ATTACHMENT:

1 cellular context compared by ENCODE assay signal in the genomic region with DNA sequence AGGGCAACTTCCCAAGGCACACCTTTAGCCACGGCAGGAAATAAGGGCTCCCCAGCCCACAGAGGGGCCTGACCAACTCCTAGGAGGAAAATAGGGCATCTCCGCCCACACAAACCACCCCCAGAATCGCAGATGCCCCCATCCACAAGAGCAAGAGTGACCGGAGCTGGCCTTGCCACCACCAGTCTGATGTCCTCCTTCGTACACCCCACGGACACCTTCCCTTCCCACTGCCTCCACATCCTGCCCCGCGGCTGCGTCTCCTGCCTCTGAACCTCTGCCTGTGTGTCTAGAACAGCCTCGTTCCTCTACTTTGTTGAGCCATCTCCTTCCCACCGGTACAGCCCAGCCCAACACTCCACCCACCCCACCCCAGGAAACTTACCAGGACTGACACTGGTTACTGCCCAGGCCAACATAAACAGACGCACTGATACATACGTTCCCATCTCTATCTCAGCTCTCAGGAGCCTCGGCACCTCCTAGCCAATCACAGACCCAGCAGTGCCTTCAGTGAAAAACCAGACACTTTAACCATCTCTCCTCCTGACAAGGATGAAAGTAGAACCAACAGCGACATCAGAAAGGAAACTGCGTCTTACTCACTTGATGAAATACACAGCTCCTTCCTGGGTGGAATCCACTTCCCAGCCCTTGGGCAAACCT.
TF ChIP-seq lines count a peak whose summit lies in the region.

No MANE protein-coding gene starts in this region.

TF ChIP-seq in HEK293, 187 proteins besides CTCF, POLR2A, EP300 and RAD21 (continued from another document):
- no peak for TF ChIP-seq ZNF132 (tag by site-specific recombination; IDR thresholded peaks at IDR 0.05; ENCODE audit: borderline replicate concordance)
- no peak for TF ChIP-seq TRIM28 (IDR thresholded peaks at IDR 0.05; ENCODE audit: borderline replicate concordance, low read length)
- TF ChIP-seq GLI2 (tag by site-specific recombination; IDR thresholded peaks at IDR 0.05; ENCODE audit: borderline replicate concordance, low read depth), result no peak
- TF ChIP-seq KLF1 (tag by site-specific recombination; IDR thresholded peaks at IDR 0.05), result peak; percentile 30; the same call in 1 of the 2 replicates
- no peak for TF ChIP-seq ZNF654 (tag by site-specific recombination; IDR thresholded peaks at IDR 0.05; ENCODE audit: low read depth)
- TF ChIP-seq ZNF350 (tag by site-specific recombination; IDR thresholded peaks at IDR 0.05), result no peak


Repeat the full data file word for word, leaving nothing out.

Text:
1 cellular context compared by ENCODE assay signal in the genomic region with DNA sequence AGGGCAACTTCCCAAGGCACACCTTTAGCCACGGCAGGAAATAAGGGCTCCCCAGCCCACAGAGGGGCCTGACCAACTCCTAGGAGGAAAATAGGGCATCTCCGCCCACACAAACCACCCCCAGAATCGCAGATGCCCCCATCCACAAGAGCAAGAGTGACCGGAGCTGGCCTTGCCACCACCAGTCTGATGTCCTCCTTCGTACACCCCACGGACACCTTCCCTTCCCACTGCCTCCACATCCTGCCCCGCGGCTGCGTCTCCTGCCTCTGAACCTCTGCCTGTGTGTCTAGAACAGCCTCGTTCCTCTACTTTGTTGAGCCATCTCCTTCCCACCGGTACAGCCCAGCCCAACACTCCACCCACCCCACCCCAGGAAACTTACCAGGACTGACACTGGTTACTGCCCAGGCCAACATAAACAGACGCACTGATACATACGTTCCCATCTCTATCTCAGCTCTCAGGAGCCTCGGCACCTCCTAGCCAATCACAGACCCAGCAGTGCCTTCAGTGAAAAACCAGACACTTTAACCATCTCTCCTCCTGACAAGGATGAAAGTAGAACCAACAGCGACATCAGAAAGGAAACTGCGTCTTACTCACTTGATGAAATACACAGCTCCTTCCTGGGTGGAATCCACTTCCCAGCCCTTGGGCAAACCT.
TF ChIP-seq lines count a peak whose summit lies in the region.

No MANE protein-coding gene starts in this region.

TF ChIP-seq in HEK293, 187 proteins besides CTCF, POLR2A, EP300 and RAD21 (continued from another document):
- no peak for TF ChIP-seq ZNF132 (tag by site-specific recombination; IDR thresholded peaks at IDR 0.05; ENCODE audit: borderline replicate concordance)
- no peak for TF ChIP-seq TRIM28 (IDR thresholded peaks at IDR 0.05; ENCODE audit: borderline replicate concordance, low read length)
- TF ChIP-seq GLI2 (tag by site-specific recombination; IDR thresholded peaks at IDR 0.05; ENCODE audit: borderline replicate concordance, low read depth), result no peak
- TF ChIP-seq KLF1 (tag by site-specific recombination; IDR thresholded peaks at IDR 0.05), result peak; percentile 30; the same call in 1 of the 2 replicates
- no peak for TF ChIP-seq ZNF654 (tag by site-specific recombination; IDR thresholded peaks at IDR 0.05; ENCODE audit: low read depth)
- TF ChIP-seq ZNF350 (tag by site-specific recombination; IDR thresholded peaks at IDR 0.05), result no peak